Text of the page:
How To Prepare Emergencies
WSAVA 2002 Congress
David Spreng, PD Drmedvet, DACVECC, DECVS
University of Bern, Department of clinical veterinary medicine, Division of small animal surgery

How to prepare for...

Performing emergency medicine is a exciting challenge for the whole veterinary team. Increased public demand for state of the art emergency service obligates veterinarians and their staff to provide quality care or make direct referral to an emergency facility. The most important factor that potentially makes a difference between life and death in emergency medicine is time to treatment. Therefore it is necessary that the caregivers are trained to perform diagnostic and therapeutic steps quickly and in a organized fashion.

HOSPITAL READINESS

By pre-assigning roles and practicing responses to various life-threatening situations, valuable time is saved, and patient morbidity is decreased.

Veterinary hospital readiness consists of providing a place for receiving, assessment of and treatment of the emergent patient. The area should have basic equipment and drugs required for resuscitation of the most life-threatening conditions. Hair clippers should be in the ready area for intravenous (IV) catheter placement. IV fluids with attached intravenous administration sets can be hanging ready to use in the receiving area. It is ideal to have supplemental oxygen and suction units as well as small and large ambu bags and oxygen administration sets in near proximity of the resuscitation area.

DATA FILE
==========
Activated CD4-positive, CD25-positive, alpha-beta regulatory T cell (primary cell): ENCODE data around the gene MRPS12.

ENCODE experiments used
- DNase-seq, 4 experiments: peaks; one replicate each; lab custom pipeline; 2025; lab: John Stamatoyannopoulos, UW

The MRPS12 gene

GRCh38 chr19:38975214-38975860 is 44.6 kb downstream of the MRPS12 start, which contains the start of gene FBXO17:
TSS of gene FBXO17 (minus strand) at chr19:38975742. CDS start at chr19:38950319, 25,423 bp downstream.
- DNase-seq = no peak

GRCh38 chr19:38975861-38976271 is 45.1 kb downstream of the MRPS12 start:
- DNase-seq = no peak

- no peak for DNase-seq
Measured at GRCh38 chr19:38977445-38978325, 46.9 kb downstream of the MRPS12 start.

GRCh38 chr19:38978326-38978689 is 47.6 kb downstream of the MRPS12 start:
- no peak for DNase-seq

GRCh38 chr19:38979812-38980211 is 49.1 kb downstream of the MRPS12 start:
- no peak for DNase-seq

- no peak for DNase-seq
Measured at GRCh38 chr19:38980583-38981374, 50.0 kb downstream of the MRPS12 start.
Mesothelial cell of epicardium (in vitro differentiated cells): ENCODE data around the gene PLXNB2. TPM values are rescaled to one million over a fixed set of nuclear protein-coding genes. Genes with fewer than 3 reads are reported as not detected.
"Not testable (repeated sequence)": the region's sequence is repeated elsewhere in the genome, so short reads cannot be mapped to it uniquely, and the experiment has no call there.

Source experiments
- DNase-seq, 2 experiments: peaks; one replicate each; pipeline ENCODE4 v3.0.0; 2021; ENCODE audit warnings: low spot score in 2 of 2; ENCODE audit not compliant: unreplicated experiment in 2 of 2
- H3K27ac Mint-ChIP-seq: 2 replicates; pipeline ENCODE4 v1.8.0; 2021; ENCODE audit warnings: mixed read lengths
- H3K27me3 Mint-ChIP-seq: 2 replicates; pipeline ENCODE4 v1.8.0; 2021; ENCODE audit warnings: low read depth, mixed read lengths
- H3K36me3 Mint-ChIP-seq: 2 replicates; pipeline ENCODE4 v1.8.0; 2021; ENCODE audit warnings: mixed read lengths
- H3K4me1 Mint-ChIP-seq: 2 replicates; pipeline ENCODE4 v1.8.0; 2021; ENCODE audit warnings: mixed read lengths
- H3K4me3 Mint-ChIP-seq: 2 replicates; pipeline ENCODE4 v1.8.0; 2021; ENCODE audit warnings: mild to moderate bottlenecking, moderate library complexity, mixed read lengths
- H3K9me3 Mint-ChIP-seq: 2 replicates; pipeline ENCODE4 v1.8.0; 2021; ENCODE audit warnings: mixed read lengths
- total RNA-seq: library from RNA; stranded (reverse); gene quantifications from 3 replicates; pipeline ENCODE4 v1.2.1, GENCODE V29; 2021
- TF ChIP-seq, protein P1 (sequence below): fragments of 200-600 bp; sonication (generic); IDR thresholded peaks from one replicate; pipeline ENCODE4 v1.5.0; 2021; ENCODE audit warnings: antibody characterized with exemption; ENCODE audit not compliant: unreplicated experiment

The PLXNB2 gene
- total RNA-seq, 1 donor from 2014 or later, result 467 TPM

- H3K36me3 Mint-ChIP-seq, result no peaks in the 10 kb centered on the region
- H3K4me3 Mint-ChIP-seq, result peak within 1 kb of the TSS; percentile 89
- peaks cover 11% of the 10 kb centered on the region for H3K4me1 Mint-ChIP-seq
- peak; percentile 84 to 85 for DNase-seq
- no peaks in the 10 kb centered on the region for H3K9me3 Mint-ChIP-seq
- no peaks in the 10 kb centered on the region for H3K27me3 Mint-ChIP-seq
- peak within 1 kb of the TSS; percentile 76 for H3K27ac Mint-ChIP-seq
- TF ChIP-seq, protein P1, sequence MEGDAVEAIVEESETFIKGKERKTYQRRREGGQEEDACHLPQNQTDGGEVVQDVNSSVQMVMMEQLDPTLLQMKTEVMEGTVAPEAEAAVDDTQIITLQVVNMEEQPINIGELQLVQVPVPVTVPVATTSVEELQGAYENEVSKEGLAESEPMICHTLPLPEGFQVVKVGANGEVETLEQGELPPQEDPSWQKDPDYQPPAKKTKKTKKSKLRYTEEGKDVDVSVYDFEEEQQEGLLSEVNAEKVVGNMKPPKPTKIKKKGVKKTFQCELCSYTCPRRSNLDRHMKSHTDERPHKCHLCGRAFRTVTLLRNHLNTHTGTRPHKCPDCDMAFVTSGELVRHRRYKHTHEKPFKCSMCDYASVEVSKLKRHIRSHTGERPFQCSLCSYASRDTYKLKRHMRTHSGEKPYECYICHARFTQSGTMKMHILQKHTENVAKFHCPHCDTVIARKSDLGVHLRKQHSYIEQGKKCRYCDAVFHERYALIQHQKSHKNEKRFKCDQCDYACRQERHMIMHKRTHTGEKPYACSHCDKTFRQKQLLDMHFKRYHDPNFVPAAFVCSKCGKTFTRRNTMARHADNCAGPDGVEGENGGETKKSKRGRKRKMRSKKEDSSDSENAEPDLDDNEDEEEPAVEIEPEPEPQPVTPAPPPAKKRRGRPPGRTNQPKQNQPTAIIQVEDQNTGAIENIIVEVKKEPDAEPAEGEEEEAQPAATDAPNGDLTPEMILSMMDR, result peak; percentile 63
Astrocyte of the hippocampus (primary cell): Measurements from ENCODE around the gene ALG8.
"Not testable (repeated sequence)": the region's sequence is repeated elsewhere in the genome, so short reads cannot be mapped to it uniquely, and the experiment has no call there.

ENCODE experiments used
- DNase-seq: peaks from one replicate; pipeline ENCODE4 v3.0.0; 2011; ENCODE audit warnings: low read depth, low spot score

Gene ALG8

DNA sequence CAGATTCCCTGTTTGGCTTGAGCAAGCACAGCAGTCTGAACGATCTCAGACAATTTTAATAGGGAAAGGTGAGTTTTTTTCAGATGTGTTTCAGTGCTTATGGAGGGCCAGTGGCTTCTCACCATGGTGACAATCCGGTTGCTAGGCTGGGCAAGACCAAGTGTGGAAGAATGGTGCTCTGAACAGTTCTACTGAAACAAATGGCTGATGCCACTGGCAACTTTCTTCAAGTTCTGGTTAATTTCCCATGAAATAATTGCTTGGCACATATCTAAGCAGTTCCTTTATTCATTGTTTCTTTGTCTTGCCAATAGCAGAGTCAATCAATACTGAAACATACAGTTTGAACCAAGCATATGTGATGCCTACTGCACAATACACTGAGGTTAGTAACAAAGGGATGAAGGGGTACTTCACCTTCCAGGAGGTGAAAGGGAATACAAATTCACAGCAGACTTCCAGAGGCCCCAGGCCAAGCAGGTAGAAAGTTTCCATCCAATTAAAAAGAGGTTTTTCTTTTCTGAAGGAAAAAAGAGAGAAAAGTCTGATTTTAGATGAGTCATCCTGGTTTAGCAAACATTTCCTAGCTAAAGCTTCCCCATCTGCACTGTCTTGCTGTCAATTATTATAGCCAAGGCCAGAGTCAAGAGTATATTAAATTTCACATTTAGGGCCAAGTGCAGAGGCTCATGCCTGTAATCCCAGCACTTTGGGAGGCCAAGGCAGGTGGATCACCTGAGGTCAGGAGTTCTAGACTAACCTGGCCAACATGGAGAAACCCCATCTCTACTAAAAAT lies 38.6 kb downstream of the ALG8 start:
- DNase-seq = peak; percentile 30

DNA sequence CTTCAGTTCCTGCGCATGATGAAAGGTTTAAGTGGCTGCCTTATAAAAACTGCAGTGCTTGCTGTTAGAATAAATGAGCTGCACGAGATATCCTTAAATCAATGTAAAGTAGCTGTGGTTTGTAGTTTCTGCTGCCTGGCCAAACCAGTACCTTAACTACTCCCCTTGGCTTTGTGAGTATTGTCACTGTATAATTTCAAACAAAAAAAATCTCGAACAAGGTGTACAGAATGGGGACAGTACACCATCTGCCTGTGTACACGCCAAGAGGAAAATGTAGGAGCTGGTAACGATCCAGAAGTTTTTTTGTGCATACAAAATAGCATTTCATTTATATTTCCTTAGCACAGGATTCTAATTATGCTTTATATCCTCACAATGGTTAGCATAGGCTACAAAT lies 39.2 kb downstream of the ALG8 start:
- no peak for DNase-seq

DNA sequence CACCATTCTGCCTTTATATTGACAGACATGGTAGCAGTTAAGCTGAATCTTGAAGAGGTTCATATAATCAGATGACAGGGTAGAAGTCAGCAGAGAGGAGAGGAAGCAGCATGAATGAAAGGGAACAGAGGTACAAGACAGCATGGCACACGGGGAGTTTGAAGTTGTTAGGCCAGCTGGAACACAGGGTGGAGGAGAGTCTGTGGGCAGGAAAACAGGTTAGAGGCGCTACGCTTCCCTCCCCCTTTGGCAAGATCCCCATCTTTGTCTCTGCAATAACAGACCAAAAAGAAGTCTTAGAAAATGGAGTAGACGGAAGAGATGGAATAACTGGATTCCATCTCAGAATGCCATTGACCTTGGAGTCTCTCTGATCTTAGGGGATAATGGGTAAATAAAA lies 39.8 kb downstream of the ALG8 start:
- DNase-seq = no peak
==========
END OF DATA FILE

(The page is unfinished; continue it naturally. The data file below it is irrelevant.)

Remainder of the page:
For those practices that see a large volume of emergencies, setting up a large mobile cart housing the instruments and equipment is of great value.(Table 1) Otherwise, maintaining a tackle box with emergency equipment and drugs can be an inexpensive way to provide emergency care.(Table 2) Having a clipboard with a CPR record and an attached CPR dose schedule facilitates record keeping, billing and drug calculation and administration. Equipment and drugs should be inspected daily as well as after each resuscitation to ensure that it will be ready for the next emergency situation. Marking a check-off list, which itemizes the contents, allows anyone to perform the inspection. The equipment and drugs should be rotated with the hospital supply monthly to avoid waste due to expiration.

These preparatory measures will make any veterinary team ready for most emergency presentations. Additional preparations can be made as incoming calls are taken and information gathered.

Table 1. Emergency Equipment for a Crash Cart

 Endotracheal tubes: #3, 5, 8, 10, 14, with cuff-inflating syringes already attached and stylets in place

 Laryngoscope: large and small blades

 Emergency drugs: epinephrine, lidocaine, atropine, calcium gluconate, insulin, dextrose, sodium bicarbonate, and assorted syringes (1-, 3-, 6-, 12-cc) with needles attached

 Surgical scrub and taping material: for IV catheter placement and surgical procedures

 Drug administration: IV catheters: 14, 16, 18, 20, 24 gauge, intraosseous catheters, polypropylene tubes (for intratracheal administration of drugs)